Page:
With a title like that, you might think that I have been watching a teen love story, which, I suppose is kind of true, but look again and see who directed First Love – Takashi Miike, one of the greatest directors in the world who makes some dazzling, bewildering and horrific treats. This one is off kilter for Miike, but that does not mean it is any less enjoyable than his classic films like Audition or Gozu.
The strange thing here is that Miike seemed to look to his fans for influence. Essentially, First Love is True Romance meets Baby Driver. That’s not as slur, those are two of my fave movies ever made, it’s just backwards when you think of how many times Tarantino and Wright reference Miike in their interviews and in their excellent motion pictures.
There’s no cow heads, no feet cutting, no torn faces, this is a straight up action film from Japan’s finest and whilst I was a little disappointed to see a 15 certificate on a Miike movie, there are still some scenes here to make you grimace or cheer, depending on your mood. The story is of a boxer who pushes out a guy in the street who is chasing a girl and…well, that is the rabbit hole that I will leave you to fall down. As usual with Miike, there are many plot twists and turns that will leave you breathless and make you laugh out loud and, yes, shock you, though not as much as some of his past glories.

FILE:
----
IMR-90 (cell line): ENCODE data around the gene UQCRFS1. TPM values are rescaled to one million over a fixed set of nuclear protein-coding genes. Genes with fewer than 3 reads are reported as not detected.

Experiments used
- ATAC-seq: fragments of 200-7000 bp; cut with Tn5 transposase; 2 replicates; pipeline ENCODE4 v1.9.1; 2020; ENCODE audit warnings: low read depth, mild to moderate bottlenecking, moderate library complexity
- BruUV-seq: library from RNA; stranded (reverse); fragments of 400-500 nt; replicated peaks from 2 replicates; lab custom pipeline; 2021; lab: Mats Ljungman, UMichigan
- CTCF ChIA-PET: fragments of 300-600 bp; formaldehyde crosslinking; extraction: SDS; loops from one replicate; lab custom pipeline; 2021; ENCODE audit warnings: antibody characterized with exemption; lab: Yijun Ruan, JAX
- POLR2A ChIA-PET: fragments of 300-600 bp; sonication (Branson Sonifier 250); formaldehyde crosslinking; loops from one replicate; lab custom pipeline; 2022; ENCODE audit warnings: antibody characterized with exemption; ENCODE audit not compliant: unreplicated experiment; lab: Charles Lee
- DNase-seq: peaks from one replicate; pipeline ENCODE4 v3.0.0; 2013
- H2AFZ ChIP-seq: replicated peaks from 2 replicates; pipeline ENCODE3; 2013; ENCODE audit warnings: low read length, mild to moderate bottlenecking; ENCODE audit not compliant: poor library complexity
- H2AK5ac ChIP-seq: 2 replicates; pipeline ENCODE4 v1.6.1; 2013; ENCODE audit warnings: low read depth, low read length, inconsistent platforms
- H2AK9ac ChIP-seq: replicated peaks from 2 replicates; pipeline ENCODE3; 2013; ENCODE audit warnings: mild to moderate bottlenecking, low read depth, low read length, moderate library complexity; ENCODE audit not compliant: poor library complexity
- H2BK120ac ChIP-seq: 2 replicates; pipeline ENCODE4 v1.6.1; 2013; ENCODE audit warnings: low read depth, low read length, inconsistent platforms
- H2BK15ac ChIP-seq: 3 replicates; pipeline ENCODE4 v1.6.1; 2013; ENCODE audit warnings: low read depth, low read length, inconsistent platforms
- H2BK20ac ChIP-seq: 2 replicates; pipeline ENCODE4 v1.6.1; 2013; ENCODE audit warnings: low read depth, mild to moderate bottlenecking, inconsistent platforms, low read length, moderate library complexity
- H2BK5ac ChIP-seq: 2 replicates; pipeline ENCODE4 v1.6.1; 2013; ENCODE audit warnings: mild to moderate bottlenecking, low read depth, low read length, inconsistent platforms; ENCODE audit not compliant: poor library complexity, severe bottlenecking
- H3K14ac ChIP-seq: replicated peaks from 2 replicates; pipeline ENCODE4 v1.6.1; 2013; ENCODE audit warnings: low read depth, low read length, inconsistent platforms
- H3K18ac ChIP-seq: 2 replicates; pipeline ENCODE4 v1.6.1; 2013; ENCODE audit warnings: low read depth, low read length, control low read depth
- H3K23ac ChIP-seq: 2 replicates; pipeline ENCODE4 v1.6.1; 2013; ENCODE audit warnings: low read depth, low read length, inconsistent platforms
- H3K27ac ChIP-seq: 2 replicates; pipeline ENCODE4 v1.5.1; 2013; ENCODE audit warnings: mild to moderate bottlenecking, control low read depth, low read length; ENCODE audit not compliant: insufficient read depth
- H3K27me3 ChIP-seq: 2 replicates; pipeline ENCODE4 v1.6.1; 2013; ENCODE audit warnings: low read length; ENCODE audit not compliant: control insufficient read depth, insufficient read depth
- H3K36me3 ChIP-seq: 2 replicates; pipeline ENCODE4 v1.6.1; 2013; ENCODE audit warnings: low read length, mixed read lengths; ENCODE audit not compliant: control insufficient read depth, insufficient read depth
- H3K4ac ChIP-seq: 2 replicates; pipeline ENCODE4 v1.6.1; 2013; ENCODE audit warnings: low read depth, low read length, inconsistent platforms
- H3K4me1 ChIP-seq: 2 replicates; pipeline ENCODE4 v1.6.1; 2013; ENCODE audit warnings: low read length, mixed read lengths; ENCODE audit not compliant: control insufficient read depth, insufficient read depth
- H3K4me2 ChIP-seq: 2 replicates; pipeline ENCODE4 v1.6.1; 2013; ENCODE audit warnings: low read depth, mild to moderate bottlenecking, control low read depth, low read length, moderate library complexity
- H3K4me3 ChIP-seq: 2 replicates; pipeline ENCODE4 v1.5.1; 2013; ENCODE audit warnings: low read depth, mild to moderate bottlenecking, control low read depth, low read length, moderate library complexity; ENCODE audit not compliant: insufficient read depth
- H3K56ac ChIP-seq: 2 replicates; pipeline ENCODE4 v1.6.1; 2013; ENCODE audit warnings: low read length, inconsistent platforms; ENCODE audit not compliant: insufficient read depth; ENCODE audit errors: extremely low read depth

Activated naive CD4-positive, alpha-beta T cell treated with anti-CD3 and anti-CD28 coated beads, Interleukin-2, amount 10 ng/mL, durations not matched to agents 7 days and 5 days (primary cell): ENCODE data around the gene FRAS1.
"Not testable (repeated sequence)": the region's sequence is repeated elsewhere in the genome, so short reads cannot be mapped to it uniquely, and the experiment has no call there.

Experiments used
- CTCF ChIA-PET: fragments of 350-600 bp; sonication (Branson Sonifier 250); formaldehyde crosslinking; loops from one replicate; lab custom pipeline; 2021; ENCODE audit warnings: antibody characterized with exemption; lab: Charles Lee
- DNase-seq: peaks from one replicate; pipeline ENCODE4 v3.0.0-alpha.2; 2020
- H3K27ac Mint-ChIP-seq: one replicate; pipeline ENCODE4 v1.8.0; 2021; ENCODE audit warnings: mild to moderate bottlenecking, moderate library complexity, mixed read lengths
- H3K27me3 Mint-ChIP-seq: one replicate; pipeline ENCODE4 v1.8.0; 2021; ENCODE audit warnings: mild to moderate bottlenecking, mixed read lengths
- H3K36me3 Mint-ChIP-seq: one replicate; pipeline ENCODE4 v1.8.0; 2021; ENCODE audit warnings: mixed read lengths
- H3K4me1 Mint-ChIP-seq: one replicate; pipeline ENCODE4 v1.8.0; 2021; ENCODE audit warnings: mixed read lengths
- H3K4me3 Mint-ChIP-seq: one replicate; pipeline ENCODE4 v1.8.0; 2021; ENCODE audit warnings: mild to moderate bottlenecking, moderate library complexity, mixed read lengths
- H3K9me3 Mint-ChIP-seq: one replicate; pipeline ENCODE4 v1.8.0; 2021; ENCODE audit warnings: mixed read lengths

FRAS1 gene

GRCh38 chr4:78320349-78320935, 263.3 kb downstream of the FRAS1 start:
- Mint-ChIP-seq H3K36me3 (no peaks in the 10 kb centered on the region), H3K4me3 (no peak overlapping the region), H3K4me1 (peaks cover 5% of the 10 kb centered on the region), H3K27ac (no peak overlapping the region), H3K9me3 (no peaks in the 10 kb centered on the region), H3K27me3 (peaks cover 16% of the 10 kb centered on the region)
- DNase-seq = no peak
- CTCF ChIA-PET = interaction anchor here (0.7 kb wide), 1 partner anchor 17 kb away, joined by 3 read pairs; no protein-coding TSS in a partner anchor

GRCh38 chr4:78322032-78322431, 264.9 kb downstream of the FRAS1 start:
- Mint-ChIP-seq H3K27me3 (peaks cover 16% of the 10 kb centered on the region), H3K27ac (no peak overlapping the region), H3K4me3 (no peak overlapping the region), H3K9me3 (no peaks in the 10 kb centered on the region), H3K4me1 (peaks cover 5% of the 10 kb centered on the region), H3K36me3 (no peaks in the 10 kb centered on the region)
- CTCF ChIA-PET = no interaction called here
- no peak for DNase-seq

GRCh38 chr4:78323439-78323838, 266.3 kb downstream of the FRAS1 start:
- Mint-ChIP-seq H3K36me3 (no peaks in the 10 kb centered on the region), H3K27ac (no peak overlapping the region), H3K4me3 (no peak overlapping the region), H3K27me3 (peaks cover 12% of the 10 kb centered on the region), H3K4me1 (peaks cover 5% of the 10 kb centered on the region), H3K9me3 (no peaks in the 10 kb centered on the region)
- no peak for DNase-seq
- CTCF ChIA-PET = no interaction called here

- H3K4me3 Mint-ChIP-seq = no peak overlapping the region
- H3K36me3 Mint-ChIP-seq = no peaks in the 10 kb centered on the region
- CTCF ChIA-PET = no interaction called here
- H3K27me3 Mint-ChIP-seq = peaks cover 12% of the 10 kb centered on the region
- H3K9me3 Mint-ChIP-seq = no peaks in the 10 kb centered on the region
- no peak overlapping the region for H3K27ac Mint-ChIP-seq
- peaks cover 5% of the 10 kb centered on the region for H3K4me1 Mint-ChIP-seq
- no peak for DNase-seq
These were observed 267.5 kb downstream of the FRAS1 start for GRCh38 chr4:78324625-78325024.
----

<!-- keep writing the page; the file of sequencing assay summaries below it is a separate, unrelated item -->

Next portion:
Perhaps I miss the originality of some of his other titles, but that does not mean that First Love is not ridiculously entertaining – it’s a Woo/Tarantino/Wright cut-and-shut, but seeing as the last two of those names stole from the East, it’s perhaps like going to Italy for a pizza and then complaining that it is not the same as the Pizza Hut one. First Love is as delicious and entertaining as Miike’s past glories and perhaps it is a sorbet to clean the palate before he kicks us in the head once again.